King Of Sweden, formed in Finland in 2019, has released the group’s debut album The Training. The band is a three-piece consisting of guitarist and singer Sampsa Nelimarkka, drummer Janne Savela and bass player Erkka Heinilä. The trio had played together before, but with Sampsa Nelimarkka playing the bass and Erkka Heinilä playing the guitar. For this project they decided to reverse those roles, and they consider that was key decision in giving the trio its sound.
Musically, we are talking of a band steeped in the vintage 1970’s tradition, with classic prog acts like King Crimson, Genesis, and Yes being a starting point. But there is also a strong heavy rock element displayed which suggests acts such as Led Zeppelin and Deep Purple to the fore too, particularly with the lead guitar. Unlike many of the vintage prog bands of that era though, there’s also a trace of the blues in the mix as well. It also sounds like the band likes to improvise somewhat, many of the tunes displaying jamming type atmospheres. In line with vinyl recordings of that classic era, the album is about forty-three minutes long.
Unlike many of their influences though, King Of Sweden like to keep the sound loose. There’s none of the phenomenal musicality of Yes, the intricate structuring of King Crimson, or the dazzling arrangements of Genesis but a rather relaxed feel that often gives the music a psychedelic air, perhaps even nodding towards spacerock on one or two occasions. The music is largely instrumental, with Sampsa’s rather gruff voice capturing the attention once in a while. It is the interplay of the three musicians that is the undoubted highlight of the release. It would have been quite easy for Erkka’s guitar to be too dominant given the style of the music, but his work is well balanced by that of his band mates. Authenticity for the vintage prog vibe is also helped by the production not being overly pristine. That is not to say that it is cloudy or muffled in anyway, but there is enough grit left in the mix to allow a decent atmosphere. There’s also a little saxophone playing along the way from Sampsa which provides a tinge of colour. You feel that adding keyboards to this recording would have been wrong, it really doesn’t need the amorphous swirl of a sound generator to enhance it. The album track lengths vary between two and a half minutes to just over thirteen minutes, which allows the band to treat the longer tunes almost as little suites. Indeed, the eight-and-a-half-minute Help Arrives is split into three sections, so there is an eye on developing songs and having some musical ambition.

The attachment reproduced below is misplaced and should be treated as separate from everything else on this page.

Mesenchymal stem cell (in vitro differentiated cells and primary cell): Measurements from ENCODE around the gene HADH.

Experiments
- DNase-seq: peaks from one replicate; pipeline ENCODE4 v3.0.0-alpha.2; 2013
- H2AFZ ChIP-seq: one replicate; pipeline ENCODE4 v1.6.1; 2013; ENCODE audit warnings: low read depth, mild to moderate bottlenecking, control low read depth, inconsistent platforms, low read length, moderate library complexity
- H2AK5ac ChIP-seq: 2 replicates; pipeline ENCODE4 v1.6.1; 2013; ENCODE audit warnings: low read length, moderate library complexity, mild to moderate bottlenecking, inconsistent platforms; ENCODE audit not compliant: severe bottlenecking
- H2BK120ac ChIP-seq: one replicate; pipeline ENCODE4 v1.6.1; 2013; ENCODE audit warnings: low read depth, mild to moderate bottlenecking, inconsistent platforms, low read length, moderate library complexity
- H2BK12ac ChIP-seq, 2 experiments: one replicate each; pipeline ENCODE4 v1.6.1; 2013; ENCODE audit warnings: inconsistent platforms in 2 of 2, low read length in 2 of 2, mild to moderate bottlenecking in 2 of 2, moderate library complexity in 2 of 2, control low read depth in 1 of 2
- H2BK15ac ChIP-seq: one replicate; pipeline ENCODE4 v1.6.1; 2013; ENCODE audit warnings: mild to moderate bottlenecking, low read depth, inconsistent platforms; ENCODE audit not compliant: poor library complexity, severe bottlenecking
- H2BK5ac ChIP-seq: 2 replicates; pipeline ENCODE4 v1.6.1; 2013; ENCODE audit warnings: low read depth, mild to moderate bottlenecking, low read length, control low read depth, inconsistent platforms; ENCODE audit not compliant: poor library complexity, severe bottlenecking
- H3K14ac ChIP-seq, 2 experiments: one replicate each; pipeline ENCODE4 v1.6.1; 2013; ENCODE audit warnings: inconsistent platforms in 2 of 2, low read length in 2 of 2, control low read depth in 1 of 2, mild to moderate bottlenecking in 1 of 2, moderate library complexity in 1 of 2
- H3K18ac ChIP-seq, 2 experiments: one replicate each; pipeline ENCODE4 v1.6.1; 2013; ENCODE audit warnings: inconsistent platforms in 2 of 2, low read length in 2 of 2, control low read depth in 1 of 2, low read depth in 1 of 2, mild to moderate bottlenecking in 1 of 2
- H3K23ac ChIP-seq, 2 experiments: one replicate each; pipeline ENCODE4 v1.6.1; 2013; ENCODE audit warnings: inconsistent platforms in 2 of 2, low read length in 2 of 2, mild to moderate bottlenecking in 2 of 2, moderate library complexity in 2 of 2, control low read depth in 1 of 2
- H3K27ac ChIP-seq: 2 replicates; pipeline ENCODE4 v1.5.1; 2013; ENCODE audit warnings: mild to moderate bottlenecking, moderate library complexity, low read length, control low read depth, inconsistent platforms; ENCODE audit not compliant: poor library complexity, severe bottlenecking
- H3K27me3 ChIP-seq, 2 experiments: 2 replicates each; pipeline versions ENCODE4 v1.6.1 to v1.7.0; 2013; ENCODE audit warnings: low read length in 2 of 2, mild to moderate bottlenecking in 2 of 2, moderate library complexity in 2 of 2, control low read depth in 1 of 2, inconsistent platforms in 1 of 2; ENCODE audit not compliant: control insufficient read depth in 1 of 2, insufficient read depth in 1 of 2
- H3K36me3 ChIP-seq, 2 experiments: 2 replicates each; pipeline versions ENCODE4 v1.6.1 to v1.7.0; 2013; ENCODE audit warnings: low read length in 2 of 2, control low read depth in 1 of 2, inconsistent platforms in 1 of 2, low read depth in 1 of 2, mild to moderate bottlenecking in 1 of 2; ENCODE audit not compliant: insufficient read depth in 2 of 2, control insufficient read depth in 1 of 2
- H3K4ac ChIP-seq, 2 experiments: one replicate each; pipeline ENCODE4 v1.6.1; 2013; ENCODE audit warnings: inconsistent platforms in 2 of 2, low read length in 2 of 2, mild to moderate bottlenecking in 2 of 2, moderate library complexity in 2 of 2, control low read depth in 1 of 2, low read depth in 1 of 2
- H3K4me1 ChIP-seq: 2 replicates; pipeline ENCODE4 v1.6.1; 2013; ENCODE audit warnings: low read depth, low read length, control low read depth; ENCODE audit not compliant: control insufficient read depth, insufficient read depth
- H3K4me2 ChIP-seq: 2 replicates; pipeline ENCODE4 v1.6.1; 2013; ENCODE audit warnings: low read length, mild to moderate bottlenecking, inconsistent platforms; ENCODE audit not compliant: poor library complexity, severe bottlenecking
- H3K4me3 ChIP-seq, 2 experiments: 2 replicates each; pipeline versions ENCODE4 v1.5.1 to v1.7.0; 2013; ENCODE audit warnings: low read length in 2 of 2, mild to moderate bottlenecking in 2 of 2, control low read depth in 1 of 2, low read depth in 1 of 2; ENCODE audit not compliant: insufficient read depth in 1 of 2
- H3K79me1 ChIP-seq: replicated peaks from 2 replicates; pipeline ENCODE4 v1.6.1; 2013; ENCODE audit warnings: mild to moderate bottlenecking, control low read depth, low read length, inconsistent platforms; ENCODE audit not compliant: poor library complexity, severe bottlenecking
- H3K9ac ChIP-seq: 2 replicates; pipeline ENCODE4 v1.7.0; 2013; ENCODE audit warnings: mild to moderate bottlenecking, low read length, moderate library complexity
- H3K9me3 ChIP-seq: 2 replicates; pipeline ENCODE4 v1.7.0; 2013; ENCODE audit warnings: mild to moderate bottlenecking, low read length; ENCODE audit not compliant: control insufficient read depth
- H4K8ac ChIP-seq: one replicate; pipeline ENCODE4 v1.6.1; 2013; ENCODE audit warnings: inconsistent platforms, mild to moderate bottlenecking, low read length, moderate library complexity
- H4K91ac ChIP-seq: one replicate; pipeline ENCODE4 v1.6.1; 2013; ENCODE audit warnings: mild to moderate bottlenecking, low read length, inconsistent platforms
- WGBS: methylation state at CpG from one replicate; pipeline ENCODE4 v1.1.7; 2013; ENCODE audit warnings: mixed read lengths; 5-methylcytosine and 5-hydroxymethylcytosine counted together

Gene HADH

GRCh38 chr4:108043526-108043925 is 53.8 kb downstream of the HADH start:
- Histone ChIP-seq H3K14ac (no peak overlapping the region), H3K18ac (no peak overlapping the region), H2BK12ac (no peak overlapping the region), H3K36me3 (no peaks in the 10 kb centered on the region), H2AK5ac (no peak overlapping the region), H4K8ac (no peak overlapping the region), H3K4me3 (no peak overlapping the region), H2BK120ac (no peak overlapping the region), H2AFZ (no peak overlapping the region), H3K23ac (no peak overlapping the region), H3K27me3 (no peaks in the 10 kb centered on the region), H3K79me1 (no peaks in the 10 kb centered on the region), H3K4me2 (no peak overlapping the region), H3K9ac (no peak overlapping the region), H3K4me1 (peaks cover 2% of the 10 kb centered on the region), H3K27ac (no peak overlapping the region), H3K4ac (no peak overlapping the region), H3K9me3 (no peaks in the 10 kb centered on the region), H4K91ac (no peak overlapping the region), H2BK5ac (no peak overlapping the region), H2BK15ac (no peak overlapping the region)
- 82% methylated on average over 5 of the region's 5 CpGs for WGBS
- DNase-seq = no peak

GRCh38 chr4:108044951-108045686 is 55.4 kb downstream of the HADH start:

This is an appealing album. The tunes are well written and played and the band shows purpose and intent. The group interactions are impressive. Where the band are able to take this in future should be a positive move. The classic sounds of the prog giants can only be mined for so long before any release becomes a pick-and-mix selection, but the band appears to have enough nous and musicianship to steer that course. This is an album to live with to allow it to mature.
1. Dreaming About The Emerald (3:50)
2. Two Thieves (13:02)
3. In The House Of A Witch (2:24)
4. The Imprisonment (5:21)
5. Help Arrives a) God Uses A Hammer b) Help Arrives c) Butterfly Hatches (8:32)
6. And the Last Enemy to Be Destroyed Is Mathematics (9:50)
Sampsa Nelimarkka – guitar, vocals, saxophone
Erkka Heinilä – bass
Janne Savela – drums, percussion
Release date: 1st October 2021
Label: Crusader Records